Recent developments in the wealth management space are expected to fuel the adoption of direct indexing by advisors over the next few years. We previously reported that direct indexing is expected to grow at an annualized rate of 12.3%, according to Cerulli Associates. In a separate survey by FTSE Russell in conjunction with Aite-Novarica, 80% of wealth and asset management firms expressed major interest in offering direct-indexing products to advisors, with 76% ranking the strategy as a top priority over the next year. Developments such as zero-commission trading and fractional shares are expected to help fuel the adoption of direct indexing among advisors. For instance, Charles Schwab and Fidelity both launched direct-indexing offerings last year with low investment minimums at $100,000 and $5,000, respectively. This could potentially bring these strategies into the mainstream. In addition, Fidelity's strategy incorporates fractional shares, while Altruist launched a direct-indexing product last April with a $2,000 minimum. Plus, according to an FTSE Russell spokesperson, “More large custodians and other players entering the space could fuel adoption among registered investment advisors.” Ninety percent of firms polled by FTSE Russell ranked RIAs as a major opportunity for the adoption and distribution of these strategies.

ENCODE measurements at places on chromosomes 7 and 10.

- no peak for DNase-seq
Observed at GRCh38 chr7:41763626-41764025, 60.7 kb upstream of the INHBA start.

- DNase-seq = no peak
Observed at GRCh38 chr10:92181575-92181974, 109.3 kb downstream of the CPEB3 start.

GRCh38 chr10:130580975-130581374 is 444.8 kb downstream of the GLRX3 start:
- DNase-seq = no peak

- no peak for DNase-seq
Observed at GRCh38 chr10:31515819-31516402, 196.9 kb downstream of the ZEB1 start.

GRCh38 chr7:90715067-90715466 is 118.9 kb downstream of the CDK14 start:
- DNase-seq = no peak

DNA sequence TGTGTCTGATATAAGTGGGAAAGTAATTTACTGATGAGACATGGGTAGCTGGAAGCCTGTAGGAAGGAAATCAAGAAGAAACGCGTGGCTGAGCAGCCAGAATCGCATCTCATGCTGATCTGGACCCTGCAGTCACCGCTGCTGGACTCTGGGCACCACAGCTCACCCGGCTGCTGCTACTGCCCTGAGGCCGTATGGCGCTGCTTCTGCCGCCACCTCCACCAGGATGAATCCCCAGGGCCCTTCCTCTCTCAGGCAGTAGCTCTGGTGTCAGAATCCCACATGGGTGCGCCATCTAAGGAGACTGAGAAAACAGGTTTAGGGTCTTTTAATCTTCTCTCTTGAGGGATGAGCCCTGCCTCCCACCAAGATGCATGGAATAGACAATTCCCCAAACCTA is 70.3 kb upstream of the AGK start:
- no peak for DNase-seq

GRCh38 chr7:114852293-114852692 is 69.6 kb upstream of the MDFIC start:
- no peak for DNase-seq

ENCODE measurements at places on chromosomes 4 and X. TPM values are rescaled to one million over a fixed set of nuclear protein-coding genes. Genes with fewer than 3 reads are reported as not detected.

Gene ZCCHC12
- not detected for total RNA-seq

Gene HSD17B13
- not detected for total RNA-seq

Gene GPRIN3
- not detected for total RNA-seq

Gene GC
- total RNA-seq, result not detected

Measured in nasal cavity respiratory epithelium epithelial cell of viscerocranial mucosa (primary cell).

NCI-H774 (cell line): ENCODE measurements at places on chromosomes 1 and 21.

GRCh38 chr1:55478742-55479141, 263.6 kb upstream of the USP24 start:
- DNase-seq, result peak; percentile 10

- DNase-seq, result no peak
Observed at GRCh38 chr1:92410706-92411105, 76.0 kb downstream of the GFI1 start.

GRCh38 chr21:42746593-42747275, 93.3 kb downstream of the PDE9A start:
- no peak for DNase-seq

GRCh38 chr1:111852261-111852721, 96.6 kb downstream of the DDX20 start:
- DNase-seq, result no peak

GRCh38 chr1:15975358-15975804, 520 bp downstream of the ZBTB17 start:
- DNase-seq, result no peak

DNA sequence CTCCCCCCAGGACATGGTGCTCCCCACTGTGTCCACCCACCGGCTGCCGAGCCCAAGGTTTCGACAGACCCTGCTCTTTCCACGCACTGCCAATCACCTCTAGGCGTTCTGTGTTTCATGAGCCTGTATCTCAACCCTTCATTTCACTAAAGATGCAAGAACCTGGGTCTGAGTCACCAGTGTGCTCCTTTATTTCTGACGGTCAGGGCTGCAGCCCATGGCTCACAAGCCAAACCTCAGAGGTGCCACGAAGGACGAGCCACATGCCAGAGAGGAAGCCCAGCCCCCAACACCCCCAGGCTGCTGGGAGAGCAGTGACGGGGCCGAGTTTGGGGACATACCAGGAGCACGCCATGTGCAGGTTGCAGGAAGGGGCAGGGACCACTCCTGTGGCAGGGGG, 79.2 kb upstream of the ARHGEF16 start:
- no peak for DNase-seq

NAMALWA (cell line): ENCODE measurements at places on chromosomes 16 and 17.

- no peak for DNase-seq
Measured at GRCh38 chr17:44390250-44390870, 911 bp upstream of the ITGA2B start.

Finsum:Recent developments such as low investment minimums, fractional shares, and more players entering the space are expected to help fuel the adoption of direct indexing among advisors.